The thought was to offer students the ability to get an associate degree with the potential of this being a highly transferable program to many four-year colleges in Ohio.
“The performing arts are among the most genuine, honest and authentic outward representations of humanity, of the human spirit, of our collective conscience and of our true selves,” Emily Davis, Theatre program manager at Hocking College, said.
“Arts education contributes directly to the development of empathy, and of our ability to communicate with one another at the deepest levels, allowing connections we are hard-wired to understand as human beings. As such, arts education is absolutely vital to each of us and to all of society.”
But starting a theatre program from scratch is quite an undertaking. Besides people like Davis to run the program, you need the equipment, the costumes and the props like what was sitting unused at Urbana.
After months of eagerly awaiting Franklin to post updates, I got THE EMAIL.
As a professional woman, I try to keep my emotions in check. For those who know me, you know it doesn’t always work, but hey, that’s always my goal. But this email brought tears to my eyes.
On Wednesday, Aug. 20, I got THE EMAIL that said Franklin University would be ecstatic to donate all remaining theatre equipment to Hocking College’s new Theatre program.
The generosity of this gift will inspire thespians across southeast Ohio for hopefully years to come, and I am so grateful to play a part in this legacy for students at Hocking College.
Now, as I ready myself to drive up to collect all of the memories from my college years , I’ve got a purse full of tissues and my broom. You know — just in case we need to clean the place up after moving everything around, and the dust could trigger my allergies. Yeah, that is definitely what the tissues are for: allergies.
After all, the show must go on and now it will go on at Hocking.
About the Theatre Club at Hocking College
The Theatre Club at Hocking College allows students to exercise their creativity while building confidence, poise, and communication skills.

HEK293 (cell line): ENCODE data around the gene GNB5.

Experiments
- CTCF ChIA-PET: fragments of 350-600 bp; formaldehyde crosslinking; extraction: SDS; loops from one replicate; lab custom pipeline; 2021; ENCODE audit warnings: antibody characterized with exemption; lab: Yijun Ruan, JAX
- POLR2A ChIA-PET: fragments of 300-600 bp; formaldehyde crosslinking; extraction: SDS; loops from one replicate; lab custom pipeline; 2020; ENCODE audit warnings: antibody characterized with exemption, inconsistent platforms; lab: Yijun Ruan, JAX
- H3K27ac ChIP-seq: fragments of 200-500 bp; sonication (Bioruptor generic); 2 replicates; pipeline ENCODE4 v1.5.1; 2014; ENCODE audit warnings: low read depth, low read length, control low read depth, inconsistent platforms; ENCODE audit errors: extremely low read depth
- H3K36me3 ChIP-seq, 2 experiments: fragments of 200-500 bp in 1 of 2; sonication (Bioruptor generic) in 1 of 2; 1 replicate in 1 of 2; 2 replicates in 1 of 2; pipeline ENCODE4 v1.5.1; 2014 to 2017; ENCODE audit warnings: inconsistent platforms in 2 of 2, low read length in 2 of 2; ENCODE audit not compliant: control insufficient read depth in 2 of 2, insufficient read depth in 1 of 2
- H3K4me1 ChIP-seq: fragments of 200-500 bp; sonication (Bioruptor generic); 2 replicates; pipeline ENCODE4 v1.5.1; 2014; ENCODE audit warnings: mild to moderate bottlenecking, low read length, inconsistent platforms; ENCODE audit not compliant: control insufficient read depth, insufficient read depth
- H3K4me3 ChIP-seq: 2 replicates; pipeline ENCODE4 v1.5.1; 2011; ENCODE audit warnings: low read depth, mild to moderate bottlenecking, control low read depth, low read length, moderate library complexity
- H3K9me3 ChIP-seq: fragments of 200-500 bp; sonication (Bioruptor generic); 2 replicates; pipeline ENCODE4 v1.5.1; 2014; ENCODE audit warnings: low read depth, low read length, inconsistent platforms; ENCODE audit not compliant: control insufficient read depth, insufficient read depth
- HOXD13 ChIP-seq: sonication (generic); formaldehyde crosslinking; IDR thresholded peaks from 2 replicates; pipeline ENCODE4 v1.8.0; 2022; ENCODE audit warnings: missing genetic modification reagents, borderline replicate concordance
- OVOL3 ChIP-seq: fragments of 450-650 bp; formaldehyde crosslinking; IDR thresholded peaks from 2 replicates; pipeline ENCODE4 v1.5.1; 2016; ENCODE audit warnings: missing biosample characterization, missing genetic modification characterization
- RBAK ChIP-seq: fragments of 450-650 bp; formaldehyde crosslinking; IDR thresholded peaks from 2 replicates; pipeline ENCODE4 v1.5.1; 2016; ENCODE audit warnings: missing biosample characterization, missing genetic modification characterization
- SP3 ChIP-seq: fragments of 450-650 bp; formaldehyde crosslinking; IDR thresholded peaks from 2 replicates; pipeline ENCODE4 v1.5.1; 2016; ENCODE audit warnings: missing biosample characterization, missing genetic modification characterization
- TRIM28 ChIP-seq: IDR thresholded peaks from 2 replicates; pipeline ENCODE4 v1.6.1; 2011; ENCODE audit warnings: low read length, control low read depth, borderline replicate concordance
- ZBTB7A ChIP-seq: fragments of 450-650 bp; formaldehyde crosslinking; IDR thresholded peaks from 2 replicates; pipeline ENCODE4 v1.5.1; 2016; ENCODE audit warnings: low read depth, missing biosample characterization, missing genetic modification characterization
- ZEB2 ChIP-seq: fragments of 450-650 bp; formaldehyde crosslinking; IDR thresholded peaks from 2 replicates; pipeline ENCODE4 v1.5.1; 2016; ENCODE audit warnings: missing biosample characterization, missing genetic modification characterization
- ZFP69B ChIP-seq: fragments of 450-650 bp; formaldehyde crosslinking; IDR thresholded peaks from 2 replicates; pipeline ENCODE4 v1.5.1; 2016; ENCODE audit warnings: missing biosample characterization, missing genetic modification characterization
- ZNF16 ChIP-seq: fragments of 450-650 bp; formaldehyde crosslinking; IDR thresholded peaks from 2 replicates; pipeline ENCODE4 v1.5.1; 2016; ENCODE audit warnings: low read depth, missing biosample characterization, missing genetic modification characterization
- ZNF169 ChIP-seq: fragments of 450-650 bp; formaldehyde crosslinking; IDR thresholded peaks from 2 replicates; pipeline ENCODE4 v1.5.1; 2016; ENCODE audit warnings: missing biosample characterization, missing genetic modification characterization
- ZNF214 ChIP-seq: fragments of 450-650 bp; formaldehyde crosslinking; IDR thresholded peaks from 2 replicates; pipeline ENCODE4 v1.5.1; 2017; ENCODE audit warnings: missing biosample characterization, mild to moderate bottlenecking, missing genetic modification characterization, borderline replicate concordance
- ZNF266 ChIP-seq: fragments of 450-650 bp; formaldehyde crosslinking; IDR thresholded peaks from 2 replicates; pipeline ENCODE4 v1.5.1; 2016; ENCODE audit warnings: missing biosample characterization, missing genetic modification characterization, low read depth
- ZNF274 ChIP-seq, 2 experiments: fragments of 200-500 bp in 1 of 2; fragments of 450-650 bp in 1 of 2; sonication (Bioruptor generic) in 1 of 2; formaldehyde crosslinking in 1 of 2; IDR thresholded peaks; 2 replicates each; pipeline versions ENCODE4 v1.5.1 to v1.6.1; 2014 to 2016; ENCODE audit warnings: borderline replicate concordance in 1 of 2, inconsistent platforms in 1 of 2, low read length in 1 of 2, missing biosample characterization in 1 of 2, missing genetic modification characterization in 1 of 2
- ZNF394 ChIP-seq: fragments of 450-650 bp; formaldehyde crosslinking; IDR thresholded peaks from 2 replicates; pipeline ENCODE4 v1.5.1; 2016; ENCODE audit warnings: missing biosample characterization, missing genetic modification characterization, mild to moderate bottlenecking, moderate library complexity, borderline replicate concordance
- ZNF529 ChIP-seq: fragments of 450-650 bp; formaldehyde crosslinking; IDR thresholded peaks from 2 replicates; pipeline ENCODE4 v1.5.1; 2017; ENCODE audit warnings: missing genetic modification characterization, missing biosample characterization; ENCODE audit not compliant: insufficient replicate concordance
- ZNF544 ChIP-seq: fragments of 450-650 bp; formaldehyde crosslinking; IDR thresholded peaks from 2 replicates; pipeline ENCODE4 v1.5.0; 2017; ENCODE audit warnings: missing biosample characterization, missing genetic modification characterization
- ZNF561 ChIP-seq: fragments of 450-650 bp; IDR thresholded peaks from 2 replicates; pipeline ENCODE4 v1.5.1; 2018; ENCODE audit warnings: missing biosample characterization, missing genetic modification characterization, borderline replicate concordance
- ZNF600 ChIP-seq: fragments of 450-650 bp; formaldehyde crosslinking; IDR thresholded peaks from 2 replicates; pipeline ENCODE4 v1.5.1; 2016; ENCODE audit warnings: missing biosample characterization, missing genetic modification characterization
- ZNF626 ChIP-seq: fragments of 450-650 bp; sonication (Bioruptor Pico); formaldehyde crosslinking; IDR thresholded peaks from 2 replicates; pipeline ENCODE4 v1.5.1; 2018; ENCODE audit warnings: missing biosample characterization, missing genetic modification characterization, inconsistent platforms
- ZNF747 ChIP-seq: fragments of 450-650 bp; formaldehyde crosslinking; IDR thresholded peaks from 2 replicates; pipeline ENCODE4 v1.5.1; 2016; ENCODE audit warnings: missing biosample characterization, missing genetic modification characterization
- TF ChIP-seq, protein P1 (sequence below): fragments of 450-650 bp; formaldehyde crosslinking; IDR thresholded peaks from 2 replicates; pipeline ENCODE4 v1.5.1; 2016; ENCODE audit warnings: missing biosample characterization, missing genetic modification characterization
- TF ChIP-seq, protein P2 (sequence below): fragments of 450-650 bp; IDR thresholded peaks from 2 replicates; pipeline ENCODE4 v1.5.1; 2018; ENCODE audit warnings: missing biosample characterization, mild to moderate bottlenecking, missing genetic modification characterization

Students have the opportunity to participate through creative writing, performing, directing, costume design and stage management.
This club is a safe space for all people who love to have fun, use their creativity and make theatre of all kinds.
Meetings are held every Wednesday, from 1-3 p.m. in Oakley Hall, room 304B. For more information, contact Emily Davis at email@example.com.
About the Communications and Theatre Program at Hocking College
The Communications and Theatre program at Hocking College is anticipated to be launched in Autumn 2021. The program covers both acting and technical courses, with hands-on, practical work in all areas of theatrical production.
Students who graduate will be eligible to receive an Associate of Arts in Theatre and/or complete the first two years of a Theatre degree and transfer seamlessly into a four-year program.
For more information, please contact the program manager, Emily Davis, at firstname.lastname@example.org.
About Franklin University
Founded in 1902 in Columbus, Ohio, Franklin University is a four-year nonprofit private school that specializes in helping non-traditional students realize their academic goals, making higher education accessible, affordable and relevant. The university has partnerships with around 140 other community colleges — including Hocking College — and has more than 45,000 alumni scattered around the globe.